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Novartis's Pure Play in Pharma Works, for Now

Max Nisen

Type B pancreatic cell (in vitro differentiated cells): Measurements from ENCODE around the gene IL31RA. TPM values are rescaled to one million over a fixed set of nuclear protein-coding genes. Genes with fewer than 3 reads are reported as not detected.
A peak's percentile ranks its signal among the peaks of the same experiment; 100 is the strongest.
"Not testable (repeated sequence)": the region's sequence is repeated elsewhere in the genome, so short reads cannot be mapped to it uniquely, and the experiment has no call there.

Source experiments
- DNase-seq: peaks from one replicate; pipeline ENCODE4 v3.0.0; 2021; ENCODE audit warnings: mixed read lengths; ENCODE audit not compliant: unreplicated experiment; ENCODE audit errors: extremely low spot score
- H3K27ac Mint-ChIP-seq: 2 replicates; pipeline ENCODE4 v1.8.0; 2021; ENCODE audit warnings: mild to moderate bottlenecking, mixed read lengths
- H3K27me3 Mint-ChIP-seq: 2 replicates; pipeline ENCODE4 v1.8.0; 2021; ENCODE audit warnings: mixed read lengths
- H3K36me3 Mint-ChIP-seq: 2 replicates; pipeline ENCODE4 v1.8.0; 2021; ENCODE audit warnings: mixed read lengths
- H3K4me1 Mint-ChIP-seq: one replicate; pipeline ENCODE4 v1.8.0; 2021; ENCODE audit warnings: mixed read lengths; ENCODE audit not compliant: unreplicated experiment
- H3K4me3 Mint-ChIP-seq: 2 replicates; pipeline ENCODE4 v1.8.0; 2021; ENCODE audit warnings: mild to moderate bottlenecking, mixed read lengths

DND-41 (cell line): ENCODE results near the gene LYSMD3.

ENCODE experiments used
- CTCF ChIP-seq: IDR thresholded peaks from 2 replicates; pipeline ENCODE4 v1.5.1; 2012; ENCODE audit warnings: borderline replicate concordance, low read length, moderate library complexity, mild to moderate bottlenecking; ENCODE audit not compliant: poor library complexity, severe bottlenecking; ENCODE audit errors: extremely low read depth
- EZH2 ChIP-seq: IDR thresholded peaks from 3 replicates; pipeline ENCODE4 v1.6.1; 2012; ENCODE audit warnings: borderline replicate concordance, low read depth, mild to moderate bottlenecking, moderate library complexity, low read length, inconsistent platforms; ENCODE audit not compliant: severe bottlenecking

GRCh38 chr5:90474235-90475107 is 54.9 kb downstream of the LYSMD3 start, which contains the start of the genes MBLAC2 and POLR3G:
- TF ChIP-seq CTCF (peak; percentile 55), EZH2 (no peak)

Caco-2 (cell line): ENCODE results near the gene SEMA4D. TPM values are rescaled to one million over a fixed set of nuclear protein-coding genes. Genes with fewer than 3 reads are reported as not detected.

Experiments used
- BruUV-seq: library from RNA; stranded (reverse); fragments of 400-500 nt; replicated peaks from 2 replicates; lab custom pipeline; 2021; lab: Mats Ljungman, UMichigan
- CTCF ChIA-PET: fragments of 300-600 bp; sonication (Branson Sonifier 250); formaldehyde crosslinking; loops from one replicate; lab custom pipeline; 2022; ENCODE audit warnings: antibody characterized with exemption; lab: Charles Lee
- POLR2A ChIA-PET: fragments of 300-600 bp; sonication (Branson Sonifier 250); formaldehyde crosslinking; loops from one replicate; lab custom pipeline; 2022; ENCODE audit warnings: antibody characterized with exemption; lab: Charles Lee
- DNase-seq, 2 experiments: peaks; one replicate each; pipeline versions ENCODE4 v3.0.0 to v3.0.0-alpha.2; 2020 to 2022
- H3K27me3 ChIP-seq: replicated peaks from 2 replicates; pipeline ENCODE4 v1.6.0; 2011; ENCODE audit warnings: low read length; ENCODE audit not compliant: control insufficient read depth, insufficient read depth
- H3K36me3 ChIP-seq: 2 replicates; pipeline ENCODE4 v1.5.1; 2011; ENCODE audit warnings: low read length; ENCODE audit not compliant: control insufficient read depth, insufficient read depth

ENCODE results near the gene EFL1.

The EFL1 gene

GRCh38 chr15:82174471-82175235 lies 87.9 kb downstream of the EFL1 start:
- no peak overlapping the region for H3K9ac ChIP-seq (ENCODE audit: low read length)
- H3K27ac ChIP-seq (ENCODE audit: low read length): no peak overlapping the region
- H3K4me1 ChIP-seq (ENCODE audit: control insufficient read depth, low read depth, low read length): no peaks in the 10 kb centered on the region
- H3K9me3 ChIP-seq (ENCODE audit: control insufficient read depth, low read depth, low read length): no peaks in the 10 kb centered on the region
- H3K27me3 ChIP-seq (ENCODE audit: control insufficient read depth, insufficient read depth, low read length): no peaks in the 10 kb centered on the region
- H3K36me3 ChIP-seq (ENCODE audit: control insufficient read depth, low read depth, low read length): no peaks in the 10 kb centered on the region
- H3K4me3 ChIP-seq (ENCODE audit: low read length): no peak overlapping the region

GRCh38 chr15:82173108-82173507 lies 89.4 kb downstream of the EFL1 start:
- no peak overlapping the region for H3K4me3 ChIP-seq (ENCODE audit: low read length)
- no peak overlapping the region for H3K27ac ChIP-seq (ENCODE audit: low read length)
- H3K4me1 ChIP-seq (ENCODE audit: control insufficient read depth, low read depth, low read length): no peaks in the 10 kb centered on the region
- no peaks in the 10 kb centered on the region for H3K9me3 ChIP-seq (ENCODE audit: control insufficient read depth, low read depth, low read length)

(Bloomberg Opinion) -- Slimming down appears to be paying off for Novartis AG. CEO Vas Narasimhan has refocused the Swiss pharma giant around drugs by selling off eye-care business Alcon and its remaining consumer-health interests. Second-quarter earnings that beat Wall Street expectations Thursday and a big guidance boost showed the benefits of the strategy. Shares hit an all-time high in early trading even though the stock was already up over 20% year to date to that point and trades at a premium to peers. Novartis is benefiting from greater exposure to its drug business, which has more potential than the units it ditched. Simpler businesses are easier to understand and value, so it makes sense that the market has responded well to these moves. At this price, though, the strategy inherently exposes investors to more downside and volatility. The reason some drugmakers diversify is to add steadier revenue so they can better weather the booms, busts, and worrying product concentration that come with developing novel medicines. Novartis has a robust set of newer drugs, which is likely why it felt confident enough to get rid of other units. It has supplemented its arsenal further with a series of acquisitions as it continues its strategy by slimming down generic unit Sandoz.Psoriasis drug Cosentyx and heart medicine Entresto are the two drugs most key to the company’s near-term success. They helped drive the pharma unit’s 9 percent sales growth in the second quarter relative to the same period last year. There are high expectations for continuing growth, but they come with significant risks.A new rival from AbbVie Inc. recently entered the already crowded market Cosentyx competes in, and others are on the way. While Entresto has turned from a slow starter to a growing success story, a big chunk of its potential depends on expanding to new markets. Results are due from a late-stage trial in a new indication in the next few months. Positive indications will help justify the company’s current valuation. A failure could bring current momentum for the drug and Novartis’s more exposed stock screeching to a halt. Also, growth may not look as robust when sales begin to decline for two other blockbusters – cancer drug Afinitor and multiple sclerosis medicine Gilenya – in the next few years. That puts weight on the company’s most recent launches and pipeline. Those new products may be able to bear it; the company had a breast cancer drug, an MS medicine, and a groundbreaking gene therapy approved in the first half of the year. Late-stage data is due in the near term for potential blockbuster asthma and eye drugs as well as another MS drug. Still, weak launches or disappointing data could erode confidence in the company’s growth trajectory. Novartis executed its transition to a pure pharma firm well. There’s still a chance that the rapturous investor response is in part a sugar high. To contact the author of this story: Max Nisen at mnisen@bloomberg.netTo contact the editor responsible for this story: Beth Williams at bewilliams@bloomberg.netThis column does not necessarily reflect the opinion of the editorial board or Bloomberg LP and its owners.Max Nisen is a Bloomberg Opinion columnist covering biotech, pharma and health care. He previously wrote about management and corporate strategy for Quartz and Business Insider.For more articles like this, please visit us at bloomberg.com/opinion©2019 Bloomberg L.P.